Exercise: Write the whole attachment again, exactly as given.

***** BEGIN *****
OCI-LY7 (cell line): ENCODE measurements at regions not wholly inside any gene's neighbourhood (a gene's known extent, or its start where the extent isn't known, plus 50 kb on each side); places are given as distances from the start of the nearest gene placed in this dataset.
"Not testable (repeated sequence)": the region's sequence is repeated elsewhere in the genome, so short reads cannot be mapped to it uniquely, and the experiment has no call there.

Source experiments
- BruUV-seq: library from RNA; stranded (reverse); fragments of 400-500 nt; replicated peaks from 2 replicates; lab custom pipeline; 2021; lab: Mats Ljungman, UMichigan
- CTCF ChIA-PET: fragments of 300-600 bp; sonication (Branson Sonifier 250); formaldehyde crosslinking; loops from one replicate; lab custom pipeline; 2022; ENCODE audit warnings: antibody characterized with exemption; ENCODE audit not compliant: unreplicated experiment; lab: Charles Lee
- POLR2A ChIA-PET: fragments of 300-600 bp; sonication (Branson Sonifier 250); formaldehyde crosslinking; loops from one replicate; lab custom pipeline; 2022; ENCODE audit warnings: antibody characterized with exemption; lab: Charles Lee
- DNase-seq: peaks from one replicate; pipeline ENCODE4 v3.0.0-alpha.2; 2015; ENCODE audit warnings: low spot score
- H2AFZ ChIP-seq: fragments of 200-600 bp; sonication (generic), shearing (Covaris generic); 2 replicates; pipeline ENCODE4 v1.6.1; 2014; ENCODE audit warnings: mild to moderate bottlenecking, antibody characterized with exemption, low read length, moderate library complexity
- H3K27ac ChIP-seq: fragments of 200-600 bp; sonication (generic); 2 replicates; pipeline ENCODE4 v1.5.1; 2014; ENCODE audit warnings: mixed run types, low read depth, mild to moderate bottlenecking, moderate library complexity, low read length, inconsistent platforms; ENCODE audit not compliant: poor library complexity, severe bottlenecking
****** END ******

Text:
OCI-LY7 (cell line): ENCODE measurements at regions not wholly inside any gene's neighbourhood (a gene's known extent, or its start where the extent isn't known, plus 50 kb on each side); places are given as distances from the start of the nearest gene placed in this dataset.
"Not testable (repeated sequence)": the region's sequence is repeated elsewhere in the genome, so short reads cannot be mapped to it uniquely, and the experiment has no call there.

Source experiments
- BruUV-seq: library from RNA; stranded (reverse); fragments of 400-500 nt; replicated peaks from 2 replicates; lab custom pipeline; 2021; lab: Mats Ljungman, UMichigan
- CTCF ChIA-PET: fragments of 300-600 bp; sonication (Branson Sonifier 250); formaldehyde crosslinking; loops from one replicate; lab custom pipeline; 2022; ENCODE audit warnings: antibody characterized with exemption; ENCODE audit not compliant: unreplicated experiment; lab: Charles Lee
- POLR2A ChIA-PET: fragments of 300-600 bp; sonication (Branson Sonifier 250); formaldehyde crosslinking; loops from one replicate; lab custom pipeline; 2022; ENCODE audit warnings: antibody characterized with exemption; lab: Charles Lee
- DNase-seq: peaks from one replicate; pipeline ENCODE4 v3.0.0-alpha.2; 2015; ENCODE audit warnings: low spot score
- H2AFZ ChIP-seq: fragments of 200-600 bp; sonication (generic), shearing (Covaris generic); 2 replicates; pipeline ENCODE4 v1.6.1; 2014; ENCODE audit warnings: mild to moderate bottlenecking, antibody characterized with exemption, low read length, moderate library complexity
- H3K27ac ChIP-seq: fragments of 200-600 bp; sonication (generic); 2 replicates; pipeline ENCODE4 v1.5.1; 2014; ENCODE audit warnings: mixed run types, low read depth, mild to moderate bottlenecking, moderate library complexity, low read length, inconsistent platforms; ENCODE audit not compliant: poor library complexity, severe bottlenecking